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Connected: Digital Literacy for Gen Z

Dr. Julie Wood

Julie M. Wood, a former public school teacher and reading specialist, is a nationally recognized educational consultant with a special interest in digital learning tools. Join Julie in 2012 as she shares best practices in using educational technology and media in the classroom and at home.

Digital tools for kids with special needs

May 3, 2013

You might think that with all the talk about customizing digital tools for young children with individual needs, we'd hear even more about specific technologies that can help. I was mulling this thought over the other day when I discovered an unread Marshall Memo on my coffee table from a couple of weeks ago. I love the Marshall Memo, especially since Kim Marshall takes the time to read 44 journals every week and report back on the big take-aways. Sometimes I put it aside to read the New Yorker or click around on the Huffington Post, but it's a mistake. When I do get around to reading the Memo there are always a few gems that I can put into practice immediately.

Here's what I learned (issue #449). There are several amazing websites that do an excellent job of incorporating Universal Design for Learning (UDL) principles. As you know, UDL is all about creating learning environments that meet the needs of all types of learners—closed captioning for the hearing impaired, read-aloud capabilities for the visually impaired, for example.

Where can you get more information? Experts Nancy Stockall, Lindsay Dennis, and Melinda Miller provide a thoughtful advice and links in their article, "Right from the Start: Universal Design for Preschool" (Teaching Exceptional Children, September/October 2012). The authors point out that children benefit enormously from the types of learning experiences that engage them on a variety of levels such as: Seeing, hearing, speaking, singing, and movement. Through technology, more children than ever can access exciting, UDL-based experiences to help them learn. Let's take a look.

  • For learning tools—everything from text-to-speech, writing tools, and writing aids specifically designed for children with handwriting issues, visit the UDL Tech Toolkit Wiki
  • To help children create and publish their own books, as well as have them read back to them, see CAST's UDL Book Builder. Try it out by sitting down with a child and helping him create an original book. Then share the book with friends. Or begin by reading books other people have created for the world to see.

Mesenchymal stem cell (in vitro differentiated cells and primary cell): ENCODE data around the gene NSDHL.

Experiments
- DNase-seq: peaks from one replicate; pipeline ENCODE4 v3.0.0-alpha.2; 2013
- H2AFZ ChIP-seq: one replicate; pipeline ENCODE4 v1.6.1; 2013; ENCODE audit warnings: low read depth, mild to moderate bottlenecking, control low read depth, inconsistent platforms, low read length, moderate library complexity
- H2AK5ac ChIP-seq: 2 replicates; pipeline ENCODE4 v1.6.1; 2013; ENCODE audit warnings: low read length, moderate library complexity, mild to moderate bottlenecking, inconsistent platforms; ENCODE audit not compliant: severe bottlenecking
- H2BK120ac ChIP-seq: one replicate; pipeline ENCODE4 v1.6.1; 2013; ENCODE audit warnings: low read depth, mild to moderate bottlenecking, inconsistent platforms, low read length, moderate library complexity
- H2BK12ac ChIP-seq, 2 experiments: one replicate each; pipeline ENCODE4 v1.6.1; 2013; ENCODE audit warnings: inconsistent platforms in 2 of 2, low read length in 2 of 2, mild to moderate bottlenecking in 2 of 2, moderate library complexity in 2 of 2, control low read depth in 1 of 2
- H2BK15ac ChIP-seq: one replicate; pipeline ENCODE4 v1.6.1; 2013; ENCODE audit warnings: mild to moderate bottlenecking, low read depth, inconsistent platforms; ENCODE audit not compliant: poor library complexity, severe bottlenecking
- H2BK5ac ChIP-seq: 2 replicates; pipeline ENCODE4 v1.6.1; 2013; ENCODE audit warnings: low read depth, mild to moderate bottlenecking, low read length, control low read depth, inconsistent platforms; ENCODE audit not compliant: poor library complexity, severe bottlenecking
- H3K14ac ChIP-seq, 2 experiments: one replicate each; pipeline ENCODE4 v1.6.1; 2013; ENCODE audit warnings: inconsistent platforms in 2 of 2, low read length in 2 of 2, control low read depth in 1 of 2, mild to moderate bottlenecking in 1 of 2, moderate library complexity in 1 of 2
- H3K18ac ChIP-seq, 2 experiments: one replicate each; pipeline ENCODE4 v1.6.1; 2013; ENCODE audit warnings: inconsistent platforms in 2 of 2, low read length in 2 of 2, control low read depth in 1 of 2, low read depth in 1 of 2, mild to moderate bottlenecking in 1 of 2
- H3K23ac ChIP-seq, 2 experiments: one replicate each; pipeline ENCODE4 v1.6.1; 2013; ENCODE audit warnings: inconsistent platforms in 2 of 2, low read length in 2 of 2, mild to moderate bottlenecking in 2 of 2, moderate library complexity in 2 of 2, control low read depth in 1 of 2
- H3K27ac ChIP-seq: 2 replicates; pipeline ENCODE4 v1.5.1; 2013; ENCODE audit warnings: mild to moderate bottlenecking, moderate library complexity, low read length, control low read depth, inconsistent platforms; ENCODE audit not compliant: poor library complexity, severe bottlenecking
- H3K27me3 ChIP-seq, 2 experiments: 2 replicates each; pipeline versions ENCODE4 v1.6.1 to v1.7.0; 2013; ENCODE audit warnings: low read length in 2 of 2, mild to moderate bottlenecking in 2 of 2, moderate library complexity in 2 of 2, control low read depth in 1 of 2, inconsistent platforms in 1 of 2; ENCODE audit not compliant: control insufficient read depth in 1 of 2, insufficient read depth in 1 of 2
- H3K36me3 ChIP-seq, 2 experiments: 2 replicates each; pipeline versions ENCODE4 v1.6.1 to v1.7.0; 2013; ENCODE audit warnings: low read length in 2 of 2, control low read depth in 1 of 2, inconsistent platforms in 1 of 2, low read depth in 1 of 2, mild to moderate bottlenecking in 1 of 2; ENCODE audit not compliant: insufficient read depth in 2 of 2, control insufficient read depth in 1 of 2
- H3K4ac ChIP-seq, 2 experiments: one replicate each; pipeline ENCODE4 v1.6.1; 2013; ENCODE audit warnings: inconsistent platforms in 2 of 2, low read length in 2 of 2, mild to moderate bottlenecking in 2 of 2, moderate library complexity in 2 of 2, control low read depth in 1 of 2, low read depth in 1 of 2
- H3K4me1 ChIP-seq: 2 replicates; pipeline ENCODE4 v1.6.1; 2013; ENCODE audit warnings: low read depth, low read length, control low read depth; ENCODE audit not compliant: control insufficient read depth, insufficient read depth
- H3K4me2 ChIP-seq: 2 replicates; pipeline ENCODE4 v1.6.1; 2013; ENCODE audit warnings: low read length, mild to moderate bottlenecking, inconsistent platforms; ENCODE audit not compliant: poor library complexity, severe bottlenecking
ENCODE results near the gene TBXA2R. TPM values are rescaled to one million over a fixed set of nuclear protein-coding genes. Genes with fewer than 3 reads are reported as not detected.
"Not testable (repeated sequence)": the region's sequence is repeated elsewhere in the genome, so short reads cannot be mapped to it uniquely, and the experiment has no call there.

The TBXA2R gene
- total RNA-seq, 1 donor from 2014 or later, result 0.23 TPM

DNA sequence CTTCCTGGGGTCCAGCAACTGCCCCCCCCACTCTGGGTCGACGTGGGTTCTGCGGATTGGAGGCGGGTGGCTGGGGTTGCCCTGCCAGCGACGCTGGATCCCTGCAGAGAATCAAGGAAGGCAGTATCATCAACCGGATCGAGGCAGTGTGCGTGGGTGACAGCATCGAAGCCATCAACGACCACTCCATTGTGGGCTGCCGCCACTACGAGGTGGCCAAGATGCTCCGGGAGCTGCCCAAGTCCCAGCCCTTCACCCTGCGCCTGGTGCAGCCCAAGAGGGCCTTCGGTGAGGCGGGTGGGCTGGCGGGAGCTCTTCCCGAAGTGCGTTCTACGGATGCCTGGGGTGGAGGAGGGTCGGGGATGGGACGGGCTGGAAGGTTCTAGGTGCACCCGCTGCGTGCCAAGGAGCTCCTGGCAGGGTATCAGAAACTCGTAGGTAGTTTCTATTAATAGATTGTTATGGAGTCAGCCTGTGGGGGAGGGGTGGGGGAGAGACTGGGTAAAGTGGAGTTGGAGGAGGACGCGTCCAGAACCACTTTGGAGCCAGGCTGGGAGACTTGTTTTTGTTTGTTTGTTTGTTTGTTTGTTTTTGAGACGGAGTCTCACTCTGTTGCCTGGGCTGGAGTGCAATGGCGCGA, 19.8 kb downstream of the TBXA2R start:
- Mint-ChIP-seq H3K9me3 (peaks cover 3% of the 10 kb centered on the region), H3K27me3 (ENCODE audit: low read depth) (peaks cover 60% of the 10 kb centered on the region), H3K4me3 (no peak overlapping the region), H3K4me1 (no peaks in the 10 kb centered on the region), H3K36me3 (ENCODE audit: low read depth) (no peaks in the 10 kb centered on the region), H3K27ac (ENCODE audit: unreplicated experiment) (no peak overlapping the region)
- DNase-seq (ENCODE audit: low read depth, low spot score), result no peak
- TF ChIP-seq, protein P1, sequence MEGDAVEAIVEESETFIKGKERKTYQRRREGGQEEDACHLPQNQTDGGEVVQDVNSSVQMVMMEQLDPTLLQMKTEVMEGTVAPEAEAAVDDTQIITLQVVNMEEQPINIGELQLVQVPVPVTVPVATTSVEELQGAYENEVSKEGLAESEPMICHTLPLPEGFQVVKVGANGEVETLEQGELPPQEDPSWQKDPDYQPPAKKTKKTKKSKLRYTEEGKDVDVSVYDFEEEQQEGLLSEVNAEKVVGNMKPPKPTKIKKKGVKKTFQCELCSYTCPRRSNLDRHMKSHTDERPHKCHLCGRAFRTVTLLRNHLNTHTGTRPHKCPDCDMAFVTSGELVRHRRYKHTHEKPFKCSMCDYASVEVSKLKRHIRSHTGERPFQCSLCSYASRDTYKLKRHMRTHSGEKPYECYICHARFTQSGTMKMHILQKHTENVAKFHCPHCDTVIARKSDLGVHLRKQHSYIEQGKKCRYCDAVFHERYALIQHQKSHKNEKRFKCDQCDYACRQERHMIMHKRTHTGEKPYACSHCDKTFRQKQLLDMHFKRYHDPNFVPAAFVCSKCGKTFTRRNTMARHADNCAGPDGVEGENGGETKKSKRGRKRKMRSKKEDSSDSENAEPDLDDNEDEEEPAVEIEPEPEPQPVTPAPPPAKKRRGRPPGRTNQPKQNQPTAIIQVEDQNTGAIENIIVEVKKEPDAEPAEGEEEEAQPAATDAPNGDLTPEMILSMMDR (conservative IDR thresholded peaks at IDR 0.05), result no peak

• To view stories told in sign language (with subtitles and an audio option) visit Signed Stories. The literary categories you'll find here include: Adventure, fairytales and folktales, slimy scary books, and funny stories. Delve in!
  • Go to the award-winning The Mother Goose Book Club to find children's nursery rhymes sung aloud by fun characters. Also, see "Rhyme Activity Tips for Parents and Teachers" to learn more about how reading, reciting, and singing along with Mother Goose rhymes can give beginning readers a boost.

Oh, and one more! I just learned of a free app called TapToTalk, currently featured on the Common Sense Media website. TapToTalk can help children with limited speech capabilities communicate their ideas. Children can point to digital pictures in a broad range of categories (places, things, and actions, for example) and the app will respond by saying a sentence out loud.

Visit some of these websites let us know what YOU think! What additional resources have YOU found to be particularly beneficial for the preschoolers in your life, especially those with individual needs? Write back. Share your ideas with the group!

Comments

I am currently getting my teaching certificate and these technology learning tools are effective applications that I can easily use in the classroom. I am curious about the Marshall Memos. What exactly is that? Also, there are so many apps out there, how do you decide which ones to use and how do you organize all of the technological possibilities?

I was excited about the signedstories.com website -- until I got there. The weblink is for British Sign Language which is a totally different language from American Sign Language. They do say one can buy the ASL versions, but there is not link or information on how to do that.

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